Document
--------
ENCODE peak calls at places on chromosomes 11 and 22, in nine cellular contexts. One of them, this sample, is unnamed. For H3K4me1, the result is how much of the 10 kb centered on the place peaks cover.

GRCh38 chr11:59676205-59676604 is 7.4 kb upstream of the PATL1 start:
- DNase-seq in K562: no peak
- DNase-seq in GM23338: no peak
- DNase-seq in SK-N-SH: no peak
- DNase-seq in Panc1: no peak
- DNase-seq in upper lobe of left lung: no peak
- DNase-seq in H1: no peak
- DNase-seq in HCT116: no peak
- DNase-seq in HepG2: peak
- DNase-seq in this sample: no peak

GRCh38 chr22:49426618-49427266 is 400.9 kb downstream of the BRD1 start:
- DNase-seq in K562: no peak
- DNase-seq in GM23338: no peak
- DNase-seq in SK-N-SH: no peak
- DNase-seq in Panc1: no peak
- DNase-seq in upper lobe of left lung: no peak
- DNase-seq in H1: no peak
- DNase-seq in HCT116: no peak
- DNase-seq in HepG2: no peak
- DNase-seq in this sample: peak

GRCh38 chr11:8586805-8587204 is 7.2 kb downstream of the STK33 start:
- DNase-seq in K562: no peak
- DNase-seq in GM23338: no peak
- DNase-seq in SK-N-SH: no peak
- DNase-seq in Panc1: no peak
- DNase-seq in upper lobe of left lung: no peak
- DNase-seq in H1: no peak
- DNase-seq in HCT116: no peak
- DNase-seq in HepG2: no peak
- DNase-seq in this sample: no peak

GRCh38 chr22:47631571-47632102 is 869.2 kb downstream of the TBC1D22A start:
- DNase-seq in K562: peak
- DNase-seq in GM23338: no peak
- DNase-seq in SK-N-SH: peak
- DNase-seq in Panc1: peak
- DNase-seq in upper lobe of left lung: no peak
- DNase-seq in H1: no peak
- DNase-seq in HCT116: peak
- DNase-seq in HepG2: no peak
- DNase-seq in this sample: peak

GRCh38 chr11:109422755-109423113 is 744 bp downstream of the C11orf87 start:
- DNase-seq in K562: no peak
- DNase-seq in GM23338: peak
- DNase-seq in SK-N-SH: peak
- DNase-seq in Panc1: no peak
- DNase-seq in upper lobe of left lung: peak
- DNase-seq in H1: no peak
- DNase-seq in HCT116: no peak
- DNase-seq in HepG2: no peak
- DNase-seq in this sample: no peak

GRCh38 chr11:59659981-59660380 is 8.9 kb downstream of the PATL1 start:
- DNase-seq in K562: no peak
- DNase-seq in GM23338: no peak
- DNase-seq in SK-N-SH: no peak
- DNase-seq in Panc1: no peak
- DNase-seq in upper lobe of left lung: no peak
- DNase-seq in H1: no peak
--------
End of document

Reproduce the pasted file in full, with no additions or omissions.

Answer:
ENCODE peak calls at places on chromosomes 11 and 22, in nine cellular contexts. One of them, this sample, is unnamed. For H3K4me1, the result is how much of the 10 kb centered on the place peaks cover.

GRCh38 chr11:59676205-59676604 is 7.4 kb upstream of the PATL1 start:
- DNase-seq in K562: no peak
- DNase-seq in GM23338: no peak
- DNase-seq in SK-N-SH: no peak
- DNase-seq in Panc1: no peak
- DNase-seq in upper lobe of left lung: no peak
- DNase-seq in H1: no peak
- DNase-seq in HCT116: no peak
- DNase-seq in HepG2: peak
- DNase-seq in this sample: no peak

GRCh38 chr22:49426618-49427266 is 400.9 kb downstream of the BRD1 start:
- DNase-seq in K562: no peak
- DNase-seq in GM23338: no peak
- DNase-seq in SK-N-SH: no peak
- DNase-seq in Panc1: no peak
- DNase-seq in upper lobe of left lung: no peak
- DNase-seq in H1: no peak
- DNase-seq in HCT116: no peak
- DNase-seq in HepG2: no peak
- DNase-seq in this sample: peak

GRCh38 chr11:8586805-8587204 is 7.2 kb downstream of the STK33 start:
- DNase-seq in K562: no peak
- DNase-seq in GM23338: no peak
- DNase-seq in SK-N-SH: no peak
- DNase-seq in Panc1: no peak
- DNase-seq in upper lobe of left lung: no peak
- DNase-seq in H1: no peak
- DNase-seq in HCT116: no peak
- DNase-seq in HepG2: no peak
- DNase-seq in this sample: no peak

GRCh38 chr22:47631571-47632102 is 869.2 kb downstream of the TBC1D22A start:
- DNase-seq in K562: peak
- DNase-seq in GM23338: no peak
- DNase-seq in SK-N-SH: peak
- DNase-seq in Panc1: peak
- DNase-seq in upper lobe of left lung: no peak
- DNase-seq in H1: no peak
- DNase-seq in HCT116: peak
- DNase-seq in HepG2: no peak
- DNase-seq in this sample: peak

GRCh38 chr11:109422755-109423113 is 744 bp downstream of the C11orf87 start:
- DNase-seq in K562: no peak
- DNase-seq in GM23338: peak
- DNase-seq in SK-N-SH: peak
- DNase-seq in Panc1: no peak
- DNase-seq in upper lobe of left lung: peak
- DNase-seq in H1: no peak
- DNase-seq in HCT116: no peak
- DNase-seq in HepG2: no peak
- DNase-seq in this sample: no peak

GRCh38 chr11:59659981-59660380 is 8.9 kb downstream of the PATL1 start:
- DNase-seq in K562: no peak
- DNase-seq in GM23338: no peak
- DNase-seq in SK-N-SH: no peak
- DNase-seq in Panc1: no peak
- DNase-seq in upper lobe of left lung: no peak
- DNase-seq in H1: no peak